4. the intrinsic ability of the cable to adhere to rubber is checked experimentally on said test specimen by observing the force at which the cable and the matrix separate;
5. the “test” columns correspond to a so-called test mixture matrix comprising 100% NR (natural rubber), with addition of reinforcing fillers in order to obtain a suitable Shore A hardness of more than 70, a large sulfur concentration of between 5% and 8%, and a high cobalt concentration of between 0.3% and 0.4% (the percentages being given with reference to the total weight of elastomer); with respect to its ability to adhere to the cable this mixture is very sensitive to chemical variations in the brass coating on the cable;
6. the “MS” columns correspond to the preferred mixture described above with reference to EP Patent 0582196. As a reminder, said mixture comprises a SBR synthetic elastomer used by itself or blended with polybutadiene (PB), said SBR having a glass transition temperature (Tg) of between −70° C. and −30° C. and said PB having a Tg of between −40° C. and −10° C., said synthetic elastomer or elastomers being used in a total proportion of at least 40% of the weight of elastomer, the balance being formed of natural rubber. The Tg's in question are measured by differential thermal analysis. There is preferably used a mixture containing 50% SBR solution having a Tg of −48° C., 50% NR, with the addition of reinforcing fillers and resin in order to obtain the suitable Shore A hardness of more than 70. Preferably, in order to obtain good bonding of the mixture on a brass-coated wire, a large concentration of sulfur of between 5% and 8% of the total weight of elastomers is used, and cobalt is used in an amount of about 0.2% of the total weight of elastomers.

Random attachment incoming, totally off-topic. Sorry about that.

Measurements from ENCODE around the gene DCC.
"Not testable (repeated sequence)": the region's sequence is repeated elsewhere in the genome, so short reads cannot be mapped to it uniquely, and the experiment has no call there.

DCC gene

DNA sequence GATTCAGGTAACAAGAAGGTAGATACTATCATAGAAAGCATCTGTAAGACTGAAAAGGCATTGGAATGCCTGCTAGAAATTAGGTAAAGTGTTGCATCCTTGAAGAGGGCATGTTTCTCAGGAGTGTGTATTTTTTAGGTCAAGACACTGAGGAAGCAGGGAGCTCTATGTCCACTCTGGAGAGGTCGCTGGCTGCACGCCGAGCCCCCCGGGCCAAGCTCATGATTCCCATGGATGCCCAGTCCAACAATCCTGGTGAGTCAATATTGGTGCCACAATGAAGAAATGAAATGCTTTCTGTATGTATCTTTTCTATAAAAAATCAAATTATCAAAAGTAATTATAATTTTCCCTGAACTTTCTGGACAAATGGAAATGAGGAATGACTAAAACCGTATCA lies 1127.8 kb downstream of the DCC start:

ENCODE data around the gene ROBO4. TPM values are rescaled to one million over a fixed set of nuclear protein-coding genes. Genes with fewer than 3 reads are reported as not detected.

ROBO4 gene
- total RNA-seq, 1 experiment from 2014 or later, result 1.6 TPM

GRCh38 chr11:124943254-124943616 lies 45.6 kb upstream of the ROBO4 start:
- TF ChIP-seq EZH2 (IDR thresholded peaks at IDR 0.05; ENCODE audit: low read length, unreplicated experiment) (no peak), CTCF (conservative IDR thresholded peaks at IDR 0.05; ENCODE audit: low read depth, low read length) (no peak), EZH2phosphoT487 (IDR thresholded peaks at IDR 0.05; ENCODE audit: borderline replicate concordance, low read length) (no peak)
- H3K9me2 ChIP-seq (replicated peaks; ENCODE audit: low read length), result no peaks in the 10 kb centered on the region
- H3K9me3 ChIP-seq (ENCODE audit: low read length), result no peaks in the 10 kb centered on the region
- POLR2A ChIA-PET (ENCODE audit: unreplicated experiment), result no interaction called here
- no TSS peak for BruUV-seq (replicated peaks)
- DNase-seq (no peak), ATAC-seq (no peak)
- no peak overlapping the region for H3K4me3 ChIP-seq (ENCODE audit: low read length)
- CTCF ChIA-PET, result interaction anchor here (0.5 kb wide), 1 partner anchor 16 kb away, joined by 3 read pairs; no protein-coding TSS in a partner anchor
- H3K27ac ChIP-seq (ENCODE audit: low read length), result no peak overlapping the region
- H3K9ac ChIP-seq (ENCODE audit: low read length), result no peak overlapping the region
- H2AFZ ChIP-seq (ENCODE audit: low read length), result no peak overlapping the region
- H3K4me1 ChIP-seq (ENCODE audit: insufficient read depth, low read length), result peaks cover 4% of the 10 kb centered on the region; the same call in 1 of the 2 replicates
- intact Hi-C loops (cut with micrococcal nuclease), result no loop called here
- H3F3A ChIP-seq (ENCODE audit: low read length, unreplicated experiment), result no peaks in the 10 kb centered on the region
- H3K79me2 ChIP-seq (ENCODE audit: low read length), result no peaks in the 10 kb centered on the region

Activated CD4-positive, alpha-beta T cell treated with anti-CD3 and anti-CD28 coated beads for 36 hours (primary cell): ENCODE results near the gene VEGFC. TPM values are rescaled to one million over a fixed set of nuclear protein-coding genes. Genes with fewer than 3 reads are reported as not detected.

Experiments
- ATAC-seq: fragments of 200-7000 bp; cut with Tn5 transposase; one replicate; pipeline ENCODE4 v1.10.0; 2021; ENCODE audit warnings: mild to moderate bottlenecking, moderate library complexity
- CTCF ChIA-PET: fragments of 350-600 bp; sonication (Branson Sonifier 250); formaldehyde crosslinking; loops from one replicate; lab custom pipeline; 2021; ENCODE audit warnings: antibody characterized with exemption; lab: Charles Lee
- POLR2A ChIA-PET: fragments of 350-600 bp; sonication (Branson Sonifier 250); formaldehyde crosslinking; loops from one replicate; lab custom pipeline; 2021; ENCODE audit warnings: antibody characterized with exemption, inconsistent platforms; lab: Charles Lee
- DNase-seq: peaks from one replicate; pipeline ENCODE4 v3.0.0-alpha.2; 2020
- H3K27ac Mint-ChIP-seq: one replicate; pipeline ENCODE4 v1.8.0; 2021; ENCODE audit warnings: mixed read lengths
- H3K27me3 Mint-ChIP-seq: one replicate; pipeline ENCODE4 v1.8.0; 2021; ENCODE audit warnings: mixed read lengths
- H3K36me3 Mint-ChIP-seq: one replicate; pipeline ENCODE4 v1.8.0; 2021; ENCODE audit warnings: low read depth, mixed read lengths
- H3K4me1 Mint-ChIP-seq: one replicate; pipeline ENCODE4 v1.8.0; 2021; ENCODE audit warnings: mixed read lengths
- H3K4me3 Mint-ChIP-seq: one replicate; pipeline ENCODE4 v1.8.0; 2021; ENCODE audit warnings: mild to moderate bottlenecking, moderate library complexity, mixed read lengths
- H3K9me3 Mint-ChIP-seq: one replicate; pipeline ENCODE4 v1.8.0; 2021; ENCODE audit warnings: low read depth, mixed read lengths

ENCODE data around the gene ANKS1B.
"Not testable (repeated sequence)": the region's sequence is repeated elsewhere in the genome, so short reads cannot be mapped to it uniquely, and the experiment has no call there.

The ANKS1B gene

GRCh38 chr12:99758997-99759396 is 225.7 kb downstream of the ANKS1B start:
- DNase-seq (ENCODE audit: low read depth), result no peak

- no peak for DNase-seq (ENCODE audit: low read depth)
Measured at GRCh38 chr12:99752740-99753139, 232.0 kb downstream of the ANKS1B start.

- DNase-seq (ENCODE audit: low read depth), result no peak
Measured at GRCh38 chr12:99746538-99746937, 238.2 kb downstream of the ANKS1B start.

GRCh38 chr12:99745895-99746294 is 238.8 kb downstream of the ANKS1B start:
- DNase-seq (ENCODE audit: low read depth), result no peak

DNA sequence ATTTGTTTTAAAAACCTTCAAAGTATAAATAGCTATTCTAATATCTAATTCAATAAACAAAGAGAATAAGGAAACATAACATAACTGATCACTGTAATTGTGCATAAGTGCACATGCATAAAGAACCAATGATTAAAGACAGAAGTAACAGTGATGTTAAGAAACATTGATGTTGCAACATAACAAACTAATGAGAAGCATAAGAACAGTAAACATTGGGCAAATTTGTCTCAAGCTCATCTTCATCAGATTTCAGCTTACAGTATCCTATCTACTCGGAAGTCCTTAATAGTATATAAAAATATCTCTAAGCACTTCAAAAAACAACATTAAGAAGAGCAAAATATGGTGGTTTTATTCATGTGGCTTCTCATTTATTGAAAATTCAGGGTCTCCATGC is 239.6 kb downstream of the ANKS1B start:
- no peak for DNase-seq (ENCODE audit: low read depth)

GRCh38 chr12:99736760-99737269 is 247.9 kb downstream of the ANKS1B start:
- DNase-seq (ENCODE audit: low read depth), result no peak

Treatment by Convection (CV) on a (2+7)0.28 Cable, Followed by a Pickling (DECA)
The cable is treated in a static convection furnace (recovery annealing furnace) under a controlled, protective atmosphere, for instance hydrogenated nitrogen containing 6% hydrogen. It is heated to 350° C. in 3½ hours. It is then held for 30 minutes at this same temperature. It is then cooled to room temperature in three hours. The coils are then unwound to permit the passage of the cable into a bath of orthophosphoric acid or sulfuric acid of very low concentration (about 4%). The dwell time in this pickling bath is on the order of 2 seconds. The bath is at ambient temperature. The characteristics obtained are as follows:
Treatment by Induction (IN) on a (2+7)0.28 Cable
The traveling cable is heated by induction in a protective atmosphere (cracked NH3 or N2,H2). The recovery annealing is effected by electromagnetic conduction by causing induced currents to flow over a length of about 40 cm, the speed of treatment may be variable (80 m/min, for example), the system being adjusted to obtain a homogeneous heat treatment of the cable. The temperature noted on the surface of the cable and at the outlet of the inductor is on the order of 450° C. The characteristics obtained are as follows:
Treatment by Joule Effect (JE) on a (3+8)0.35 Cable, under Protective Atmosphere
The analysis of these examples makes it possible to note that the absolute value of the adherence of the rubber on the cable depends also on the formula of the rubber mix used. One can thus accept a greater or lesser alteration of the adherent coating due to the heat treatment depending on the formulation of the mixture used for the connecting rubber 3.